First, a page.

Power: The Headhuntress

Judee von Seldeneck, Michael Nutter’s point woman to fill top-level city posts, has built a worldwide executive recruiting company with her Southern sass and fierce intellect. That’s made her one of the most powerful women in Philadelphia

A friend in the office was a whiz at it, and offered to stand outside the door and eavesdrop. “You just pretend like you’re taking it,” he said, “and I’ll be out here and I’ll get it all for you, no problem.”

So as Walter Mondale barked out correspondence — “Dear Lyndon: Great seeing you the other day …” “Dear Hubert: Hope this finds you feeling better … ” — Judee furiously doodled into her notebook. She got the friend’s notes, and the next day placed the stack of neatly typed letters on Mondale’s desk. “At my going-away party, we’re all there and Walter says, ‘The first time I met her, she came in here and never even looked at me as she sat there scribbling. I knew she wasn’t taking dictation!’ He knew all along and never said anything.”

She witnessed the turbulent history of ’60s Washington unfold right outside her window. She walked in the procession for JFK’s funeral, and stood at the Lincoln Memorial to listen to Martin Luther King deliver his “I Have a Dream” speech. “I think we’re on the threshold of another exciting time like that. It reminds me of those days,” she says of the current presidential race. It was the excitement of ­Camelot-era Washington that led to her fascination with power — how it was manifested and cultivated, used and wasted. And how women didn’t seem to have any of it.

LIKE A LOT of people in Philadelphia, Judee von Seldeneck landed here by chance. While in D.C., she got romanced by and engaged to investment banker Clay von Seldeneck, a Philadelphia native; once they were married, they moved here.

After a decade in the epicenter of the tumult of the national political discourse, she found herself bereft. Antsy to not just do something, but really do something, she bought into a small, female-owned firm that placed women in time-share jobs. In 1974 she bought out her partners, took office space in the Western Savings Building at Broad and Chestnut, and changed the firm’s focus to finding full-time jobs for women. “We had a card table and chairs, and we’d sit there and smoke cigarettes and figure out what to do,” she says.

The mid-1970s turned out to be the right time to figure it out, as the federal government — taking its cue in part from the burgeoning feminist movement — began setting aside federal contracts for female- and minority-owned businesses. “She didn’t approach it as a social or civic exercise,” Rimel says of Diversified’s start. “She approached it as a business.”

Eventually that business expanded beyond placing women, and — year by year, through relentless door-knocking and the occasional big break, like landing Fidelity Bank as a client — Judee von Seldeneck combined muscular intellect, Southern sass, a competitive golf game, a girly wardrobe, and a set of brass ones to elbow her way into the circles of the city’s corporate elite. Take, for example, the hunt for the CEO of the Kimmel Center in 2002. The Kimmel search committee — a who’s who of Philly business, culture and ­philanthropy — wanted a firm specializing in arts execs to make the hire. It invited Diversified to pitch for the gig “as a courtesy to Judee,” Comcast executive vice president David Cohen recalls. Armed with her steel-magnolia grace and citing both her personal commitment to the city and the turning point the Kimmel represented, she dazzled everyone. After she left, committee member Midge Rendell was the first to pipe up: “Anyone change their mind?” Diversified was hired within a week.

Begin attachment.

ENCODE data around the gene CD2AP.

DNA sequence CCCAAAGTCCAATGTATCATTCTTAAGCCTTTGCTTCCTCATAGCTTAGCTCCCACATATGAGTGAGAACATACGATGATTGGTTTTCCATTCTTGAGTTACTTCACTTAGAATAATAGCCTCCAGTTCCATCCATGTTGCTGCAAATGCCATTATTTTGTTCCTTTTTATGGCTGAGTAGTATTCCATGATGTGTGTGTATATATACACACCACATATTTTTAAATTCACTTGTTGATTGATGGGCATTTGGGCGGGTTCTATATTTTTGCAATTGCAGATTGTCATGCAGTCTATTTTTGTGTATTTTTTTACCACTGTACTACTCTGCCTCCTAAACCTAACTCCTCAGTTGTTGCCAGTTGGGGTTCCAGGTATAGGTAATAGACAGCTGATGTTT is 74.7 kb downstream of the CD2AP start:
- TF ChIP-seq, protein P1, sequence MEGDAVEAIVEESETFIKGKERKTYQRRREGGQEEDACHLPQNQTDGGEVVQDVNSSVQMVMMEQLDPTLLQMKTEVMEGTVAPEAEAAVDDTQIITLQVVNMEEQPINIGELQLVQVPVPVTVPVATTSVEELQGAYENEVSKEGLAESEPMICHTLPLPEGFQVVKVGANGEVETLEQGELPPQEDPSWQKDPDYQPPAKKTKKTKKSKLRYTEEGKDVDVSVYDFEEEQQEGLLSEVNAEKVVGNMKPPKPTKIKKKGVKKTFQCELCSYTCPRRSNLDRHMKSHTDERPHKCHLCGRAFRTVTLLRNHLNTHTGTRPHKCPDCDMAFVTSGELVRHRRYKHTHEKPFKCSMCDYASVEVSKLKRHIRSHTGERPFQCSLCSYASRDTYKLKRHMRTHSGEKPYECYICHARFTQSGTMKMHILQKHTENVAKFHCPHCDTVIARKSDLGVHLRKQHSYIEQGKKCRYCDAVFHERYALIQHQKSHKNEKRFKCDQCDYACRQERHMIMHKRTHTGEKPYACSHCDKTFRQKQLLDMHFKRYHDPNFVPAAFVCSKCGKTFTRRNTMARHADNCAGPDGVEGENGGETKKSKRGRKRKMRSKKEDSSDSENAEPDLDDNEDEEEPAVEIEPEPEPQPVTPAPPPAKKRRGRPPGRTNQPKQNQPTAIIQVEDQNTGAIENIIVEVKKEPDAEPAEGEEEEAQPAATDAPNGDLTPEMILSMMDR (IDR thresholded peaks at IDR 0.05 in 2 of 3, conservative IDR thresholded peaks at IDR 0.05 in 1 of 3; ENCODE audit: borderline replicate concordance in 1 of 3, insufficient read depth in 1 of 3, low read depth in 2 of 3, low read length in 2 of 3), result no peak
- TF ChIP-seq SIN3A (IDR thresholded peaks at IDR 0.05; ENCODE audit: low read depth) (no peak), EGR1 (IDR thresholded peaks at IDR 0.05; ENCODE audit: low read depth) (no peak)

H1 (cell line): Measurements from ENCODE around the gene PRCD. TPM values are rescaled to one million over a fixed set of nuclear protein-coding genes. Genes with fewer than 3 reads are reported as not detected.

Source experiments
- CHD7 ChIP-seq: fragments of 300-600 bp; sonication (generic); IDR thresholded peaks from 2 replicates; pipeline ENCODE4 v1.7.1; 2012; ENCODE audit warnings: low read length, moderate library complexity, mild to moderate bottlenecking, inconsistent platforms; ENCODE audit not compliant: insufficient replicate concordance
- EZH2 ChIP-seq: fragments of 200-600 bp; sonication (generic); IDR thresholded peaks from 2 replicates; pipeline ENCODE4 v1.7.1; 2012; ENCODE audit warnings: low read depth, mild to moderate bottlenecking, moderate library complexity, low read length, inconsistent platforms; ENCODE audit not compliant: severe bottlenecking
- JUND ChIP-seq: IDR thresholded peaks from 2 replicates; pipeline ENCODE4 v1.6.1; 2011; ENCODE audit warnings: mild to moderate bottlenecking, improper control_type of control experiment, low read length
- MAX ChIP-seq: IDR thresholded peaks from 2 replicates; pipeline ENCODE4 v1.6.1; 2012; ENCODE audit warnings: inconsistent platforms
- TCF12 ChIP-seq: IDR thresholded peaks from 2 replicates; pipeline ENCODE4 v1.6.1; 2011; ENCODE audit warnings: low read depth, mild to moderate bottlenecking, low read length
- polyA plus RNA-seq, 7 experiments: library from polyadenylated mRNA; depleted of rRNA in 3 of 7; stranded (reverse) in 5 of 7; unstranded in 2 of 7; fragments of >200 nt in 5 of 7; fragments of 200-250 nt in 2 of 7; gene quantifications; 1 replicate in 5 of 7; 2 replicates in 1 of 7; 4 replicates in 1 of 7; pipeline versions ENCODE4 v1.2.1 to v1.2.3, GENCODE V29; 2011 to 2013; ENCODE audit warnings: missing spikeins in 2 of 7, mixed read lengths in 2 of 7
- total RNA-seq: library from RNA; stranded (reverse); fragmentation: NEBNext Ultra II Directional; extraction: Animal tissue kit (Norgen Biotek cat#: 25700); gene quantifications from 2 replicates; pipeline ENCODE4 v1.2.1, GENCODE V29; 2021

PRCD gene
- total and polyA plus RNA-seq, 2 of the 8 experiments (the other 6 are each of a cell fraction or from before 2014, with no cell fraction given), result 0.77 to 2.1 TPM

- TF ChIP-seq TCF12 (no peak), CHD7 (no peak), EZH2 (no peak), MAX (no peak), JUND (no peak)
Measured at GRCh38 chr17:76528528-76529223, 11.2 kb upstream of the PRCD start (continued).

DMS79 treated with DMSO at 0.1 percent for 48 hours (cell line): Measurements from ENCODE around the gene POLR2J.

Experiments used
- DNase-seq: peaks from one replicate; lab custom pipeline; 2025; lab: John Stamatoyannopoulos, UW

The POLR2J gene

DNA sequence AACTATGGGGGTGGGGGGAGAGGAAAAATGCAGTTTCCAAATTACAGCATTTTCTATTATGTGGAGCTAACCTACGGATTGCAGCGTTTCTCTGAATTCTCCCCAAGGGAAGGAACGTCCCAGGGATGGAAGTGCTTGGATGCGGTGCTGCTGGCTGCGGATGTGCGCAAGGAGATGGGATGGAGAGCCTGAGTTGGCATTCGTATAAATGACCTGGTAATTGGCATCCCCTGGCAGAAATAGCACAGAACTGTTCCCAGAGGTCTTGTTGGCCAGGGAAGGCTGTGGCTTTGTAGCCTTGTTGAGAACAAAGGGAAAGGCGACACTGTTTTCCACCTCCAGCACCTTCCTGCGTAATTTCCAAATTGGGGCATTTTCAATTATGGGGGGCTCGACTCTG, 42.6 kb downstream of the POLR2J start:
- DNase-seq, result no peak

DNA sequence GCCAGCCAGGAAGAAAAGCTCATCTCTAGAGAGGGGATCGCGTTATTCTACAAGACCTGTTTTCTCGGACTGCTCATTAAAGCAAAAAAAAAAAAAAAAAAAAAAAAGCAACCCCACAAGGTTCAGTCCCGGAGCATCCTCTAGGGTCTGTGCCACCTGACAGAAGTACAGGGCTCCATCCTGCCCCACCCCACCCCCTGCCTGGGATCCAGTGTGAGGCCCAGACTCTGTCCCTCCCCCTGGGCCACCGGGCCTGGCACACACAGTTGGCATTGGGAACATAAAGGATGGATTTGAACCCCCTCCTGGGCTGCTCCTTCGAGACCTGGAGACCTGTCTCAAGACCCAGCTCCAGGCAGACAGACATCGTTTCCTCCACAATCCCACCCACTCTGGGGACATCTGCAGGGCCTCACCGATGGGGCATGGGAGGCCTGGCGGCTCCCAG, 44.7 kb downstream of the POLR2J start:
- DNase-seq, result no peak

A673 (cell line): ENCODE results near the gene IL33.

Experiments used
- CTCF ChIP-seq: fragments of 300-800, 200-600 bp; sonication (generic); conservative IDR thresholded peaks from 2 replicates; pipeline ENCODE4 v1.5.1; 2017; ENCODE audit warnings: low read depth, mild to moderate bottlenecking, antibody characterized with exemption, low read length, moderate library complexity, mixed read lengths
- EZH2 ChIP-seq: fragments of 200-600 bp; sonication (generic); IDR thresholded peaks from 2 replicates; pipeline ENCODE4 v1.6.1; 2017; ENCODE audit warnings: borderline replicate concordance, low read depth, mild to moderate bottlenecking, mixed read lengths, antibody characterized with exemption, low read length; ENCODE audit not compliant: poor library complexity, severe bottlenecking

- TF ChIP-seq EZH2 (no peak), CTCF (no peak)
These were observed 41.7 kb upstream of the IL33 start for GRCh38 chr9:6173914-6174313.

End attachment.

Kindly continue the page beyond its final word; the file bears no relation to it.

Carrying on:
But for all her glass-ceiling-shattering, perhaps the most interesting thing about Judee von Seldeneck is how little she seems to think about being a woman in charge of a multinational company. And this may explain why she’s been so successful at it. While she has always understood that there were going to be men who didn’t want a woman anywhere near their businesses, it seems never to have occurred to her that this was an obstacle she couldn’t overcome. Such resilient belief runs through the cabal that Judee calls the “Ya-Yas,” a sisterhood of some of the city’s most powerful women that meets covertly from time to time to drink wine, talk shop, and gossip about local goings-on. In other words, an Old Girls’ Network. And Judee firmly believes the Old Girls have a duty to the Young Girls coming after them. “She keeps her eye out for people she thinks have potential, particularly women,” says Aqua America executive director Melissa Grimm, who in 2006 was placed by Judee as the executive director of the city’s effort to land the Olympics. “She’s accessible to give you advice, and when she gives it, she’s got a certain directness that I think is good in a mentor.”

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